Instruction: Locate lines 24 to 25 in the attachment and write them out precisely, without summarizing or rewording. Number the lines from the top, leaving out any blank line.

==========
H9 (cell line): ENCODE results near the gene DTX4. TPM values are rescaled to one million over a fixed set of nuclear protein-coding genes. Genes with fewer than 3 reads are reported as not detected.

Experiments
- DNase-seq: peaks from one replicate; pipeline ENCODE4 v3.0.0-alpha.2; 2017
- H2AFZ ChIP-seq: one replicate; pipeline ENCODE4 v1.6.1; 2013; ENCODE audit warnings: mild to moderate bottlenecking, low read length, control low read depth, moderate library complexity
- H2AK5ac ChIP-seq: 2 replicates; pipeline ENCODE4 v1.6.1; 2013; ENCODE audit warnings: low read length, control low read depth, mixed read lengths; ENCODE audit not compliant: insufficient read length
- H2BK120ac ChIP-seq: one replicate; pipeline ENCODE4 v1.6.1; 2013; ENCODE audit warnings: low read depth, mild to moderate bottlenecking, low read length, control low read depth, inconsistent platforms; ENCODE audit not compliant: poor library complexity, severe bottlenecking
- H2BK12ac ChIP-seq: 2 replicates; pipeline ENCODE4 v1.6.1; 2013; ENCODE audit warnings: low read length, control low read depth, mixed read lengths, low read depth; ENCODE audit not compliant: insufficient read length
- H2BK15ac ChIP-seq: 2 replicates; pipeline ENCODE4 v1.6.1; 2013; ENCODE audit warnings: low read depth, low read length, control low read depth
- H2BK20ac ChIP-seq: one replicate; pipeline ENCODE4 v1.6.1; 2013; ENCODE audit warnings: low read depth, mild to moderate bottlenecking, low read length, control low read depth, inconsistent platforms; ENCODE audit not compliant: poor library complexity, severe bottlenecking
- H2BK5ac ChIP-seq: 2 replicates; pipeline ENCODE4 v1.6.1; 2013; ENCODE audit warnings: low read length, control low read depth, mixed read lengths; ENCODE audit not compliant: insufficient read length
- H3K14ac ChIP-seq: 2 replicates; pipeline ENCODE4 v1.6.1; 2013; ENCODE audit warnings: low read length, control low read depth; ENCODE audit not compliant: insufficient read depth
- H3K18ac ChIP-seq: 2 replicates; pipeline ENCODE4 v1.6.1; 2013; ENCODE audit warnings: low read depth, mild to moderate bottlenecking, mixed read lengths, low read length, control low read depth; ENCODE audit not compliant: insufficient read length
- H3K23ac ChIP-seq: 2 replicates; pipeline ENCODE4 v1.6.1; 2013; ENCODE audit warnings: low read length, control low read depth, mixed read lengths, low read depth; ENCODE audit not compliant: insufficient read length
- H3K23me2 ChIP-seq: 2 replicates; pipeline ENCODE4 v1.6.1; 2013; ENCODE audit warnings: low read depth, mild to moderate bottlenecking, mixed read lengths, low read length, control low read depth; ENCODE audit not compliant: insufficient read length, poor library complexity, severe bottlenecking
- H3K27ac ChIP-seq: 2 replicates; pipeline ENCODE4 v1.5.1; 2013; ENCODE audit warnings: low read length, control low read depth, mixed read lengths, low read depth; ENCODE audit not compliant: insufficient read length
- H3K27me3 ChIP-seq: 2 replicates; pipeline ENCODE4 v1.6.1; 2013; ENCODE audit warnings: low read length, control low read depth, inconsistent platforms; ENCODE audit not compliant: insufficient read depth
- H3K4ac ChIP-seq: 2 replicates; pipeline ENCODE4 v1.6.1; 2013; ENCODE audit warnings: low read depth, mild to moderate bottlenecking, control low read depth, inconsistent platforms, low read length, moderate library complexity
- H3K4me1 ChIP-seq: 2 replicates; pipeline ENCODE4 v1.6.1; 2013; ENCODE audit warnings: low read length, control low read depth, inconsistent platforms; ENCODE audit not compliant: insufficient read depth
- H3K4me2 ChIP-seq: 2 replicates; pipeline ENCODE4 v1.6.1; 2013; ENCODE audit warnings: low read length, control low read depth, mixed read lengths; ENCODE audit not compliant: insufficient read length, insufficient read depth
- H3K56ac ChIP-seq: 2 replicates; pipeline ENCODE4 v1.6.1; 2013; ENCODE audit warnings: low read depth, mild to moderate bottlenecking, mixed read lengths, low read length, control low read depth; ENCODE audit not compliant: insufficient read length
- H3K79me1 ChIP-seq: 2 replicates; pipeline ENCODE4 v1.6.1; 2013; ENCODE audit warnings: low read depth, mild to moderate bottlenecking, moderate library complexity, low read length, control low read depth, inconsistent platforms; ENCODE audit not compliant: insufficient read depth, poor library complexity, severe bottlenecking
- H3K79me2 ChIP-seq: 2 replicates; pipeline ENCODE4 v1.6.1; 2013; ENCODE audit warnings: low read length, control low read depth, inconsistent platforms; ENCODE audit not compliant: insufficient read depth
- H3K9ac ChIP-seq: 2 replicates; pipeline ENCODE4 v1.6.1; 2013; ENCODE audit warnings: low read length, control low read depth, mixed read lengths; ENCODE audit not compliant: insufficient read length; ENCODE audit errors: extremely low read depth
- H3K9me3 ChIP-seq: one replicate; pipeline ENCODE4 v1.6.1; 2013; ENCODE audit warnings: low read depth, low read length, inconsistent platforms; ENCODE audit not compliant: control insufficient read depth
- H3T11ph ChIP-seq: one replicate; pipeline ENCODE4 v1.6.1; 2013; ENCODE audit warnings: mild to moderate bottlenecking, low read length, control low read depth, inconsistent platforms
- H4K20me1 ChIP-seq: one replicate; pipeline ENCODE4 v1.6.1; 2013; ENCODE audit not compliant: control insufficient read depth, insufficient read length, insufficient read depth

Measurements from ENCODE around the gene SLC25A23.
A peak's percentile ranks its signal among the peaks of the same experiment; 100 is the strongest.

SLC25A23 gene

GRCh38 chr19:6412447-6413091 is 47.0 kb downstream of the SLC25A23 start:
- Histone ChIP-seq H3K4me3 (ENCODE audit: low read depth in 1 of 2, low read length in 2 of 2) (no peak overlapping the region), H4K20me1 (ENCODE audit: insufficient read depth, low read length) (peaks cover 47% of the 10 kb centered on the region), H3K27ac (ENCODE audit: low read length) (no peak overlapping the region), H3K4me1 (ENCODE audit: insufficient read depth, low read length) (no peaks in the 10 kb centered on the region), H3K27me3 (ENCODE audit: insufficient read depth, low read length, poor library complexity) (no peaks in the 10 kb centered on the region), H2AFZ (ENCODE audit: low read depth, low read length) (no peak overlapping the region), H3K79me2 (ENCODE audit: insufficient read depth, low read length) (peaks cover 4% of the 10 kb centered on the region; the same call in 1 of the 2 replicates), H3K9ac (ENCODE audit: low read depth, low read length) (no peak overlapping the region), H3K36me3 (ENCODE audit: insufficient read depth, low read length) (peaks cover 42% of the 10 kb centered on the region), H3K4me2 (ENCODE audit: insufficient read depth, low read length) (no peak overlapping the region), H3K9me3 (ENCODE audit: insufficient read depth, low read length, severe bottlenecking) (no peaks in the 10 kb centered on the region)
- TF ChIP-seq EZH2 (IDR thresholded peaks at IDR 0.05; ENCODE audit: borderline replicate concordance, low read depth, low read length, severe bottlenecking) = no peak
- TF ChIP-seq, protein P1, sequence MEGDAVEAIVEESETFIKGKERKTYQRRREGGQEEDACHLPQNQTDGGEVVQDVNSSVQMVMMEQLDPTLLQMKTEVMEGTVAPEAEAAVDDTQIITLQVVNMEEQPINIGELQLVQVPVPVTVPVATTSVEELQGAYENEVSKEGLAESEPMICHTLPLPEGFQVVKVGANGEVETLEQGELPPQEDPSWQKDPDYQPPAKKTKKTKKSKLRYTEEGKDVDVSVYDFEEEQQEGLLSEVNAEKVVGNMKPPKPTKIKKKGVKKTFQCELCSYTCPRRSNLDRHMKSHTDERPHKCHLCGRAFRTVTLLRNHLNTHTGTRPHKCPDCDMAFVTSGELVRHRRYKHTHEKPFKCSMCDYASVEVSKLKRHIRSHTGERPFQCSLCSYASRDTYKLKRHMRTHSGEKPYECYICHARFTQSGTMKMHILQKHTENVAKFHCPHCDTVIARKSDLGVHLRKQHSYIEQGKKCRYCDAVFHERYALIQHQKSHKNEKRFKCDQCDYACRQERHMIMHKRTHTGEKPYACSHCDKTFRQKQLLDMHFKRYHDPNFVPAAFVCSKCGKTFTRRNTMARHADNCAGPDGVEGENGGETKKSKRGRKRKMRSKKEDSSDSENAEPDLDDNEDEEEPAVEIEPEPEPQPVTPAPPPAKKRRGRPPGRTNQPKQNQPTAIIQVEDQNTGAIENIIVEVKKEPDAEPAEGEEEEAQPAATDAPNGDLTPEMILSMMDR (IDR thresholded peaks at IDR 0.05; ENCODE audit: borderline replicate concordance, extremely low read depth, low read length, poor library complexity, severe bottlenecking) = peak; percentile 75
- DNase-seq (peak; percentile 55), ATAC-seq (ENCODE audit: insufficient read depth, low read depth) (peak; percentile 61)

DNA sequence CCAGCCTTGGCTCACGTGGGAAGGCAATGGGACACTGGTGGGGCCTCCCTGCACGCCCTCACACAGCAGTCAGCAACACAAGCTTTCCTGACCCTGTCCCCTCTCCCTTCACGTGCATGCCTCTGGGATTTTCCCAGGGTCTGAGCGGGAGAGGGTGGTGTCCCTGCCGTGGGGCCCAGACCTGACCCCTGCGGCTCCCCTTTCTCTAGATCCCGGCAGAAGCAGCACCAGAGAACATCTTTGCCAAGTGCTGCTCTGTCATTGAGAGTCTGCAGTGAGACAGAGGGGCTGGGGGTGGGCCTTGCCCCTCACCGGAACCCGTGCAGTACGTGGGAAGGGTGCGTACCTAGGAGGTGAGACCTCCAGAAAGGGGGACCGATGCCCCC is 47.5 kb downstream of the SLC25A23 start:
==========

- H3K9me3 ChIP-seq: one replicate; pipeline ENCODE4 v1.6.1; 2013; ENCODE audit warnings: low read depth, low read length, inconsistent platforms; ENCODE audit not compliant: control insufficient read depth
- H3T11ph ChIP-seq: one replicate; pipeline ENCODE4 v1.6.1; 2013; ENCODE audit warnings: mild to moderate bottlenecking, low read length, control low read depth, inconsistent platforms